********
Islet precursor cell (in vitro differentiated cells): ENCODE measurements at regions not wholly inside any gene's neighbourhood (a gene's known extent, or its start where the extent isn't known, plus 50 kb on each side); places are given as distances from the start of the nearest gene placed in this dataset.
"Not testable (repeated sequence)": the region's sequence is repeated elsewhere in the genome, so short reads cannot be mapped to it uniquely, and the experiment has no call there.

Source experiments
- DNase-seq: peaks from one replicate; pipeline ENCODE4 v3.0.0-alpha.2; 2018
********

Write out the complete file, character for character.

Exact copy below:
Islet precursor cell (in vitro differentiated cells): ENCODE measurements at regions not wholly inside any gene's neighbourhood (a gene's known extent, or its start where the extent isn't known, plus 50 kb on each side); places are given as distances from the start of the nearest gene placed in this dataset.
"Not testable (repeated sequence)": the region's sequence is repeated elsewhere in the genome, so short reads cannot be mapped to it uniquely, and the experiment has no call there.

Source experiments
- DNase-seq: peaks from one replicate; pipeline ENCODE4 v3.0.0-alpha.2; 2018